The challenge of future road funding
Mayor Troy Pickard
In mid-August, the Minister for Urban Infrastructure, Paul Fletcher, made an important speech on the challenge of funding Australia’s roads into the future. He highlighted our reliance on dwindling fuel excise and general taxation revenue for road funding and the lack of a direct link between road use and payment for those roads.
This subject was the focus of a meeting I had with Minister Fletcher on 1 September, shortly after his speech, when I expressed my concern that the community as a whole and local government in particular had yet to engage on the challenges of how we identify the revenue streams to fund our roads in the face of declining excise revenue and how we manage the move to direct road user charging in which the funding for roads is directly related to actual vehicle use of those roads.
As a leader in the local government sector I am acutely aware of the size of the burden councils face in terms of road funding. I am also aware of the lack of understanding among the public at large of how our council roads are funded and how important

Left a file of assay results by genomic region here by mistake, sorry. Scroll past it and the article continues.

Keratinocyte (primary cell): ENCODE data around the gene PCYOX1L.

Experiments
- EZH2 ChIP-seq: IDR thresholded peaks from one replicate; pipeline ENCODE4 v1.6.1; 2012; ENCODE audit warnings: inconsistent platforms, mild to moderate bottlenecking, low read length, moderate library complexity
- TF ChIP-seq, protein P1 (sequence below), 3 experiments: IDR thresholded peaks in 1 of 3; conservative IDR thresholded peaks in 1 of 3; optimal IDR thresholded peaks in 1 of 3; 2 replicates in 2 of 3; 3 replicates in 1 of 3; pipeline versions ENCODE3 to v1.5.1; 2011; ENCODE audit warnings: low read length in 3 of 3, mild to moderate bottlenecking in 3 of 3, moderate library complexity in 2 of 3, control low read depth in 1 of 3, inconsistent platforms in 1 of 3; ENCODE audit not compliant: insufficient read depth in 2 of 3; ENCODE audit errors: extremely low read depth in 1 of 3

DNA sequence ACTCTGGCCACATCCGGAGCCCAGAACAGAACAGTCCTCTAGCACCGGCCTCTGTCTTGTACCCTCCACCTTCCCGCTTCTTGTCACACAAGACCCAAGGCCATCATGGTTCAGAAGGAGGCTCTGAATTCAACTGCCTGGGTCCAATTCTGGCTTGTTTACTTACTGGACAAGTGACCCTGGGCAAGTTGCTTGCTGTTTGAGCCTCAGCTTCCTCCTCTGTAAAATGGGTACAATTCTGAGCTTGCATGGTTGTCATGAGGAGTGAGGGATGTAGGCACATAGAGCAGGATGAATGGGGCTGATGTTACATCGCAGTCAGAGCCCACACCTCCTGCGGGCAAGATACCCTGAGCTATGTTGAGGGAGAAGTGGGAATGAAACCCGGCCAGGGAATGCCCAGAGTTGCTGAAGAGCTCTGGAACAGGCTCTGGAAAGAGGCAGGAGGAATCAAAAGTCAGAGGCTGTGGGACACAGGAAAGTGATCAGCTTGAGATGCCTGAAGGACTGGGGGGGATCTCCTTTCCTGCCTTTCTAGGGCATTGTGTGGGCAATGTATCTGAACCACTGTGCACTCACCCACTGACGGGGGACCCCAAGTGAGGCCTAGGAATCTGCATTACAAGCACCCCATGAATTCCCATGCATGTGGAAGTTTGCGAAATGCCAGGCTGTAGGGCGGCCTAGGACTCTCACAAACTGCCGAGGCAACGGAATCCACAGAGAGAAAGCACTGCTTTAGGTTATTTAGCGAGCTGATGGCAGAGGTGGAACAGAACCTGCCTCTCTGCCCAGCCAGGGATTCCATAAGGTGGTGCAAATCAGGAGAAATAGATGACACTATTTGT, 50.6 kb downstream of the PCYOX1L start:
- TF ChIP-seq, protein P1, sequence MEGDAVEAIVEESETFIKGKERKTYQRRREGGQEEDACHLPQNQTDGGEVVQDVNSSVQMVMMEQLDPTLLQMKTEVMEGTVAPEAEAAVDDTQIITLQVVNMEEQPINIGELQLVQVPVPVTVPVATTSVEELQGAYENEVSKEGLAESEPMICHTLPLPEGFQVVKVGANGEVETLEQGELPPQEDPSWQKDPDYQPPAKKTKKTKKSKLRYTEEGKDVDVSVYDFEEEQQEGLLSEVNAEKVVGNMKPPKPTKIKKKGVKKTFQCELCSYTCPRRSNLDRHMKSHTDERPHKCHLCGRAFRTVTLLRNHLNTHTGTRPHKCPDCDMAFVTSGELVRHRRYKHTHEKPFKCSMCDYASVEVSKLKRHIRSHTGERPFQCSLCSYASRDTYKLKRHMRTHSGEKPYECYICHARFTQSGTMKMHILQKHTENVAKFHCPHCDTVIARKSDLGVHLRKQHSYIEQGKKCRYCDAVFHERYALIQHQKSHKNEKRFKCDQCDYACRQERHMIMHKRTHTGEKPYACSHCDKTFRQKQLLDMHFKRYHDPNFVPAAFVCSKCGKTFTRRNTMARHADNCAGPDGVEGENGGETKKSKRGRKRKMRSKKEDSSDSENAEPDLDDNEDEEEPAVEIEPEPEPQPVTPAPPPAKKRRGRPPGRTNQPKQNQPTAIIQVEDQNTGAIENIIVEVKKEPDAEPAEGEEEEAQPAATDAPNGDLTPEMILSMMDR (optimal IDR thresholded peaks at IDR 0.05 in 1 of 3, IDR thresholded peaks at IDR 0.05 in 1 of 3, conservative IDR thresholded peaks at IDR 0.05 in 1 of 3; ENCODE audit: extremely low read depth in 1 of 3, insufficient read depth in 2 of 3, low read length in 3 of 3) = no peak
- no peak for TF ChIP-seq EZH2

transfers from the other levels of government are. And yet those road funding grants from state and federal governments are going to come under increasing pressure over the next few years as tax revenues fall and Treasuries look to make savings. Additionally, council roads, which are lightly trafficked in relative terms, will be struggling to obtain sufficient funding in a world where funding revenue will be based on traffic volumes.
As local government representatives we need to encourage and play our part in the conversation about how we face this challenge and how we secure funding for local roads through a robust system of Community Service Obligations.
This critical issue is just one of the topics for discussion at ALGA’s forthcoming Local Roads and Transport Congress being held on 9-11 November in Toowoomba and I urge all councils to attend the Congress and put their views forward on how we face this and